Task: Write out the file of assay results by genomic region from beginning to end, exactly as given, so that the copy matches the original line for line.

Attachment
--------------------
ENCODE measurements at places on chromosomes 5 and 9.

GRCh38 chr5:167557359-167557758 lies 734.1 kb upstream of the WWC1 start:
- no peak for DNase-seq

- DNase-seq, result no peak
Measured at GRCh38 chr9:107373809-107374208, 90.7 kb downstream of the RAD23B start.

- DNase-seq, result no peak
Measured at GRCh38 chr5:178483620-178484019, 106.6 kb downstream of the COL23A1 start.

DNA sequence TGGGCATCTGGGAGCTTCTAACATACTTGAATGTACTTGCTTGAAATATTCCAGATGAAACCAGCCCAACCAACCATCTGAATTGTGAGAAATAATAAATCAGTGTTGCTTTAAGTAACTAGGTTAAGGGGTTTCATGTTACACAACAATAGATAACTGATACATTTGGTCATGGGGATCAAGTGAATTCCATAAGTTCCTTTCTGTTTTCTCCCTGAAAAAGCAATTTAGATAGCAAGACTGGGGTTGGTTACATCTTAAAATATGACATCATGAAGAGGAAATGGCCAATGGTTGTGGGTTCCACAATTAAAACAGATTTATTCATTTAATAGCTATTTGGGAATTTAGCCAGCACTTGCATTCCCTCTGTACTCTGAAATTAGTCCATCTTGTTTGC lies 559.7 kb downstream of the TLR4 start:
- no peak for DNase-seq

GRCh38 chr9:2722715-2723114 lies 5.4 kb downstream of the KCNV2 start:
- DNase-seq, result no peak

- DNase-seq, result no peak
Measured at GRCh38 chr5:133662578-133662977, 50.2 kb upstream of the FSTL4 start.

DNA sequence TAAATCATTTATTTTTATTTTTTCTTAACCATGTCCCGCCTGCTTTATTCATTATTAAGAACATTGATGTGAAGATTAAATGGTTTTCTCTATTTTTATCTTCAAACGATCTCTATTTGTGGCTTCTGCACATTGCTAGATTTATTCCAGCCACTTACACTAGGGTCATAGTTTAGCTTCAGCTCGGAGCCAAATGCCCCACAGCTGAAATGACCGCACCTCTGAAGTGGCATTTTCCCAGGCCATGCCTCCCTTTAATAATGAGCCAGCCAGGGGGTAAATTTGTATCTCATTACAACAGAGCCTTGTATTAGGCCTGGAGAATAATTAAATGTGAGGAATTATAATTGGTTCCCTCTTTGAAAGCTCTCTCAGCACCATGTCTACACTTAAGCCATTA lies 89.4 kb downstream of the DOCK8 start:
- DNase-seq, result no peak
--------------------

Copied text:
ENCODE measurements at places on chromosomes 5 and 9.

GRCh38 chr5:167557359-167557758 lies 734.1 kb upstream of the WWC1 start:
- no peak for DNase-seq

- DNase-seq, result no peak
Measured at GRCh38 chr9:107373809-107374208, 90.7 kb downstream of the RAD23B start.

- DNase-seq, result no peak
Measured at GRCh38 chr5:178483620-178484019, 106.6 kb downstream of the COL23A1 start.

DNA sequence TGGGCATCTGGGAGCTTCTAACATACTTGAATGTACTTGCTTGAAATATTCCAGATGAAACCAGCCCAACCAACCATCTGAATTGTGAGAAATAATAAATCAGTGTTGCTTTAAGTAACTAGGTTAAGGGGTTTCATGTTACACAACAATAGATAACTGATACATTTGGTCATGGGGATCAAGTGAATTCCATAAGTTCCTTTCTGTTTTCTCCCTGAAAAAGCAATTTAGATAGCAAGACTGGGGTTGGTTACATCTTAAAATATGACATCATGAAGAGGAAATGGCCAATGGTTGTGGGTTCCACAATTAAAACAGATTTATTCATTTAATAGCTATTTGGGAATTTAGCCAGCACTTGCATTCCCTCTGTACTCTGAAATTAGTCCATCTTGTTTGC lies 559.7 kb downstream of the TLR4 start:
- no peak for DNase-seq

GRCh38 chr9:2722715-2723114 lies 5.4 kb downstream of the KCNV2 start:
- DNase-seq, result no peak

- DNase-seq, result no peak
Measured at GRCh38 chr5:133662578-133662977, 50.2 kb upstream of the FSTL4 start.

DNA sequence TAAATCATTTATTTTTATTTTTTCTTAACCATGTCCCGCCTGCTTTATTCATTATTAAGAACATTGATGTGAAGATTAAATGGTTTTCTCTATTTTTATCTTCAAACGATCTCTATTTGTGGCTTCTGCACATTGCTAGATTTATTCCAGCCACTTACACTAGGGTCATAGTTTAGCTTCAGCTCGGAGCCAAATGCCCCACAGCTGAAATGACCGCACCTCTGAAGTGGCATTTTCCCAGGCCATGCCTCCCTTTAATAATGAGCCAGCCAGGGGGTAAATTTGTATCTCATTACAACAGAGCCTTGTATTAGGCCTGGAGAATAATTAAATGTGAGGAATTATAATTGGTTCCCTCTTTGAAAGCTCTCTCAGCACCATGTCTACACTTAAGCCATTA lies 89.4 kb downstream of the DOCK8 start:
- DNase-seq, result no peak